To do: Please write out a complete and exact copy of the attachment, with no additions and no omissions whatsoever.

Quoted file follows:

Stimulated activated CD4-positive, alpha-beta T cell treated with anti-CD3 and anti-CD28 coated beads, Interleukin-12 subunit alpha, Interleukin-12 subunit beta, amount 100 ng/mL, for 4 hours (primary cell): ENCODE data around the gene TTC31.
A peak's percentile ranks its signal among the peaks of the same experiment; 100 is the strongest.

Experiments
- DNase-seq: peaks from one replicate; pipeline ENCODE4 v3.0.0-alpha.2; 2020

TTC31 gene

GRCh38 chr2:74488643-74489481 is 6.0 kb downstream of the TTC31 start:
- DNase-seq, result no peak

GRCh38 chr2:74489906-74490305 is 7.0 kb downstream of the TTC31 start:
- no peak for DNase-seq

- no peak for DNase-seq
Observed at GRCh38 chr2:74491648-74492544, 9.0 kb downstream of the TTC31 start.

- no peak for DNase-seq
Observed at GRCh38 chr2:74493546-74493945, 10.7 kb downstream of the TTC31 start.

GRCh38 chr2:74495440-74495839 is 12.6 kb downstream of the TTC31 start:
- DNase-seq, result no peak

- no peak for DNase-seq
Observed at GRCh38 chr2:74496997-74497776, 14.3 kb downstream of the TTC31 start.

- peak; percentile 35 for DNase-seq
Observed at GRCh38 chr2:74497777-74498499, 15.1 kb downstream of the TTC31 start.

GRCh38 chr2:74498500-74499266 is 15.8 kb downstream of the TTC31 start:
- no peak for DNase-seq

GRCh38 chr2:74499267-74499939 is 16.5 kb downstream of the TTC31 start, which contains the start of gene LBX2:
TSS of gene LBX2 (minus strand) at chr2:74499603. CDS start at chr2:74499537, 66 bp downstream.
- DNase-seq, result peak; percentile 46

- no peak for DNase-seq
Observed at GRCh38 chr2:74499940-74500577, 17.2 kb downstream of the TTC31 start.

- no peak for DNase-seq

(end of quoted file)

Stimulated activated CD4-positive, alpha-beta T cell treated with anti-CD3 and anti-CD28 coated beads, Interleukin-12 subunit alpha, Interleukin-12 subunit beta, amount 100 ng/mL, for 4 hours (primary cell): ENCODE data around the gene TTC31.
A peak's percentile ranks its signal among the peaks of the same experiment; 100 is the strongest.

Experiments
- DNase-seq: peaks from one replicate; pipeline ENCODE4 v3.0.0-alpha.2; 2020

TTC31 gene

GRCh38 chr2:74488643-74489481 is 6.0 kb downstream of the TTC31 start:
- DNase-seq, result no peak

GRCh38 chr2:74489906-74490305 is 7.0 kb downstream of the TTC31 start:
- no peak for DNase-seq

- no peak for DNase-seq
Observed at GRCh38 chr2:74491648-74492544, 9.0 kb downstream of the TTC31 start.

- no peak for DNase-seq
Observed at GRCh38 chr2:74493546-74493945, 10.7 kb downstream of the TTC31 start.

GRCh38 chr2:74495440-74495839 is 12.6 kb downstream of the TTC31 start:
- DNase-seq, result no peak

- no peak for DNase-seq
Observed at GRCh38 chr2:74496997-74497776, 14.3 kb downstream of the TTC31 start.

- peak; percentile 35 for DNase-seq
Observed at GRCh38 chr2:74497777-74498499, 15.1 kb downstream of the TTC31 start.

GRCh38 chr2:74498500-74499266 is 15.8 kb downstream of the TTC31 start:
- no peak for DNase-seq

GRCh38 chr2:74499267-74499939 is 16.5 kb downstream of the TTC31 start, which contains the start of gene LBX2:
TSS of gene LBX2 (minus strand) at chr2:74499603. CDS start at chr2:74499537, 66 bp downstream.
- DNase-seq, result peak; percentile 46

- no peak for DNase-seq
Observed at GRCh38 chr2:74499940-74500577, 17.2 kb downstream of the TTC31 start.

- no peak for DNase-seq